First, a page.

The Good News: If you’re in the heroin business, this is a crucial stop in your supply chain. If you’re not, well, there isn’t a whole lot of reason to care about the place.

7. Sudan: The global financial crisis of 2008 actually affected this country. Until then, money was flowing in just as fast as oil could flow out. Then, economies crumbled around the world, which dealt a nasty blow to the country.

The Good News: There’s at least one form of equal rights in Sudan: both men and women can be drafted into military service.

8. Chad: Why is Chad so corrupt? Well, this may have something to do with the human trafficking problem, which the country “is not making any significant efforts” to address. Rebel groups in the country add to the likelihood for mayhem.

The Good News: Chad ranks 190 worldwide in terms of GDP, which means your bribe dollars will go much further than in more developed nations.

9. Burundi: A dispute with Rwanda over sections of the border they share has resulted in various conflicts and a spirit of lawlessness that will make your own nefarious plans pale in comparison.

The Good News: Though landlocked, there is probably some great real estate alongside Lake Tanganyika.

10. Equatorial Guinea: Any country that has failed to try to combat human trafficking is probably a top spot for corruption, so it isn’t surprising that Equatorial Guinea made the top 10.

The Good News: Government officials and their families own most of the businesses in the country, so any broad complaints can be addressed by a handful of people.

[photo by The U.S. Army via Flickr]

“Obama Effect” helps African tourism

Last year was a bad year for travel in most places, but a continent that has generally been overlooked by the majority of travelers is seeing boom times–Africa.

Africa is the only continent to see a rise in tourism last year, up 5 percent when most other places felt the pinch. The UN World Tourism Organization revealed the figures this week and said Africa had “bucked the trend” of the worldwide travel recession. Part of the boom is attributed to the “Obama Effect”, a new curiosity about Africa thanks to the U.S. having its first African-American president. Obama, seen here playing basketball in the African nation of Djibouti, has family in Kenya. The tourist board there says visitors are flocking in to learn more about where the president is from.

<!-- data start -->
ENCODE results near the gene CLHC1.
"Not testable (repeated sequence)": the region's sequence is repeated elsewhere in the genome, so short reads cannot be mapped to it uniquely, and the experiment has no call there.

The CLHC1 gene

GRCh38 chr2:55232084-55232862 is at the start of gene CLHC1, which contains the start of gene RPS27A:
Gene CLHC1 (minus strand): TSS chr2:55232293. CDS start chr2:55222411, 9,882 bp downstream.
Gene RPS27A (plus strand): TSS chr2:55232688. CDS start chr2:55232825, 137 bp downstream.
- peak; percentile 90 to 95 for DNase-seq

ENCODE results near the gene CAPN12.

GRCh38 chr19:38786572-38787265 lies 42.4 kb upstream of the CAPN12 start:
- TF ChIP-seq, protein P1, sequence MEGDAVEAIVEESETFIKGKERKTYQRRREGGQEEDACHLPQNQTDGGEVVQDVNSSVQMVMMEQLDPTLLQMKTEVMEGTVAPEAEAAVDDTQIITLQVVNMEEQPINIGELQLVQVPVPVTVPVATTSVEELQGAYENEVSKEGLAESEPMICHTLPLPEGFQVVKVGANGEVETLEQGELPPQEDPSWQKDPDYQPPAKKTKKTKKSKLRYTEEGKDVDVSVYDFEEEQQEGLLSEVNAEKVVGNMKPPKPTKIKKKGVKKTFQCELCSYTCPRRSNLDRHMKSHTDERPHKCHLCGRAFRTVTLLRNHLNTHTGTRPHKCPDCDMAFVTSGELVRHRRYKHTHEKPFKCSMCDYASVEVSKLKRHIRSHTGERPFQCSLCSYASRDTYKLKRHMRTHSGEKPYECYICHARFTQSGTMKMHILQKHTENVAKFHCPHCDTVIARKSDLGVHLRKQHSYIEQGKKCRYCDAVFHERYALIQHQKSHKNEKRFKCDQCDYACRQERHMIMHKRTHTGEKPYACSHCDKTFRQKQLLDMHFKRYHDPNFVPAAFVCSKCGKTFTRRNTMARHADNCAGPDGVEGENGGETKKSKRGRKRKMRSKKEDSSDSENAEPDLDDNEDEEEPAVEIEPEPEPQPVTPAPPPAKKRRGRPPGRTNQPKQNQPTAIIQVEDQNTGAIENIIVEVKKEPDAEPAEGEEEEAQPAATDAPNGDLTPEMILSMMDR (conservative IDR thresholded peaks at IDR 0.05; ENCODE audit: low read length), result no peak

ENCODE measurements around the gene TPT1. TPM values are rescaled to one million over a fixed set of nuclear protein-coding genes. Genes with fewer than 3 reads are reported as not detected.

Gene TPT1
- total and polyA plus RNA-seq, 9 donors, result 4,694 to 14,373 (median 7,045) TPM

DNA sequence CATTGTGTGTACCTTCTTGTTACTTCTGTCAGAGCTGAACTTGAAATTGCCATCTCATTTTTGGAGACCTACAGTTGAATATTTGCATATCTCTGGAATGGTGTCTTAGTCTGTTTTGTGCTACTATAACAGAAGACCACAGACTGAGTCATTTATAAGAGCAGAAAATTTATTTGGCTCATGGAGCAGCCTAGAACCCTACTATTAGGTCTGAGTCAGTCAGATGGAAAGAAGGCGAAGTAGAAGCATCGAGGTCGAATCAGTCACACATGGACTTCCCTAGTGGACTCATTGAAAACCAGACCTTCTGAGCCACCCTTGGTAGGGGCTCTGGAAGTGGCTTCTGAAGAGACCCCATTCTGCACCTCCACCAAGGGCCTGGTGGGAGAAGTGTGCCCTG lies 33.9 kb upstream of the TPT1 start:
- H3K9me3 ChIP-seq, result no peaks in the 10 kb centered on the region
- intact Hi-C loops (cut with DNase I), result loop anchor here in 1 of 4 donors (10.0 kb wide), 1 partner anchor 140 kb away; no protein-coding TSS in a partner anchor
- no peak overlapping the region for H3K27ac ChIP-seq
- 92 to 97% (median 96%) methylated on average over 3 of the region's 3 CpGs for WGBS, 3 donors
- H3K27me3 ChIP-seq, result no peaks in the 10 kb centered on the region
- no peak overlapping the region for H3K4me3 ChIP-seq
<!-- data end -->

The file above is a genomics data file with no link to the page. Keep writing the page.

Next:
The other big factor is the World Cup, due to take place in South Africa this year. Not only will that bring a huge number of visitors to South Africa, but it helps put the entire continent on the map.

Not all countries are doing well. The Gambia has been hit hard, with the usual crowd of beach-loving Europeans tanning closer to home. Meanwhile, Chad and Niger are struggling to expand their tiny tourism industries by protecting and promoting their wildlife. The overall picture, however, looks rosy.

Will this be the decade Africa comes into its own as a tourist destination? There’s no shortage of natural wonders, ancient civilizations, and interesting cultures to explore. Our very own Stephen Greenwood is having an incredible time in Madagascar right now, a friend of mine is crossing the entire continent on a motorcycle, and later next month I’ll be sending dispatches from Ethiopia.

Have you been in Africa? Tell us about it in the comments section!



Saving elephants in Chad

Central Africa is one of the last regions with a sizable population of African elephant, but their numbers are only a fraction of what they used to be. In Zakouma National Park in Chad there are an estimated 600 elephants. Twenty years ago there were 40,000.

Zakouma takes up 3,000 square kilometers of savanna in southern Chad and has populations of elephants, giraffes, lions, cranes, and other animals. It’s the number one tourist destination in the country and the government is trying to preserve the wildlife for the sake of the tourist industry

Nomadic tribes passing through the region hunt the elephants with AK-47s. Ivory sells for about $40 a kilo in Chad, a country where the average annual income is $530. In other words, one good tusk is worth a year’s wages. The ivory is exported to more developed nations for jewelry or folk medicines, especially China.

Armed guards patrol the park, but it’s a huge area to cover and poachers won’t hesitate to murder them if they get in the way. Ten guards have been killed defending the elephants. Now there are about seventy guards in the park and they’ve been given new training and weapons. The Wildlife Conservation Society helps out by monitoring the elephant populations, and giving monetary support and air reconnaissance. Like the Giraffe Conservation Foundation in Niger, an NGO and the government of a developing country are working together to save some of Africa’s most amazing wildlife. I hope they succeed. My four-year-old loves elephants and I want them to still be around when he’s my age.

Photos of the park and conservation efforts can be seen here.